Everything you do in life will cost you something in return.
It may cost you time. It may cost you money. It may cost you effort.
It won’t come for free.
Whatever the form of payment, you WILL have to pay that price.
This was the lesson learned by the people of Hamelin, a faraway land, in a long ago time.
Their town was overrun by rats. An incredible infestation with rats everywhere. The pests were destroying the town. They would get into the food. The water. Homes were ravaged by the sheer number of these vermin.
These filthy, disease carrying rats were leaving destruction and devastation in their wake.
The townsfolk tried everything – cats, traps, poison – nothing was working. The citizens were losing hope. They were stuck. There was no solution.
One day, a wandering stranger dressed in multi-coloured patchwork clothing appeared.
He promised to rid the town of every single rat quickly and efficiently, but it would cost them a large sum to be paid on completion of the task. The townsfolk of Hamelin quickly agreed to his price knowing that it would cost them more the longer this infestation problem remained unsolved.
So he went to work, walking up and down the streets in his pied clothing while playing his pipe.
Oh the sound!
The magical sound. Every single rat in town was drawn to his music. Hundreds and thousands of them poured out of every building, every gutter, and every sewer. Streams of vermin gushing like a burst dam from hither and yon. There were so many that they were trampling over each other to follow this man playing his divine tunes.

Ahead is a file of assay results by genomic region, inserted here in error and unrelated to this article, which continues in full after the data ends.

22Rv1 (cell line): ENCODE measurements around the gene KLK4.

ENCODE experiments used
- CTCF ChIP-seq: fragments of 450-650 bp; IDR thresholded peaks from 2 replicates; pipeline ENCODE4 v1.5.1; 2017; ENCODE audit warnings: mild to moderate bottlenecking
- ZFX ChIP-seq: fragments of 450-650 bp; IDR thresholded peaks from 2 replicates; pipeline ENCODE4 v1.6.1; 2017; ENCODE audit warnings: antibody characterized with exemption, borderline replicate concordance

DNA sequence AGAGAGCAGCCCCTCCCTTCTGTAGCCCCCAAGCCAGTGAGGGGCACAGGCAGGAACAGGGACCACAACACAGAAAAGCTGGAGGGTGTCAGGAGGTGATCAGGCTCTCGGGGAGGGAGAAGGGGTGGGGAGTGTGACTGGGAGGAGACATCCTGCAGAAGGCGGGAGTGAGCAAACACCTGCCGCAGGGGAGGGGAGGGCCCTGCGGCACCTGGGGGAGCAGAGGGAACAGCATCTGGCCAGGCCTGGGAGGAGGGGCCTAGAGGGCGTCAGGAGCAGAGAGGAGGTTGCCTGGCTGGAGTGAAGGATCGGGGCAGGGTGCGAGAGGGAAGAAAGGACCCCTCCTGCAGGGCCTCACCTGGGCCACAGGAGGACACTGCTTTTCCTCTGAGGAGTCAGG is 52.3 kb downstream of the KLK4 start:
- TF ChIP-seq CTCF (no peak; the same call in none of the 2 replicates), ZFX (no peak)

He led them out of Hamelin and into the nearby sea where they all drowned, the siren call of his music overriding their innate instinct for survival.
Upon completion of his promised task, he returned to collect his payment, as just reward for doing what he promised. Signed. Sealed. Delivered.
However, the townsfolk decided that since their town was now rid of the rats, they didn’t have to pay this vagrant. They reneged on their deal and violently chased him out of town. They figured they’d never see him again. What could he do? Nothing, they reasoned. He was simply a dirty vagrant clothed in that ugly pied suit.
Boy, were they wrong.
Not long after, the Pied Piper returned in the still of the night and quietly played another melody on this pipe as he walked the streets. This time it was all the town’s children who woke up and silently followed him out of town, drawn to the mesmerizing notes that emanated from his instrument.
The next day the townsfolk awoke from an extra deep slumber to discover that their children were nowhere to be found. They searched high and low. The children had vanished with nary a trace.
In the town square, there was a note.
The price for the safe return of their children was double the price to rid the town of rats.
The citizens realized that they would have to pay. That putting it off, ignoring it, wasn’t an option. By choosing to chase the Pied Piper out of town without paying him they would end up paying more dearly.
In the end, they had to pay the Piper.
The only alternative was to live quiet, child free lives.
Illustration by Kate Greenaway for Robert Browning’s “The Pied Piper of Hamelin”. Public Domain.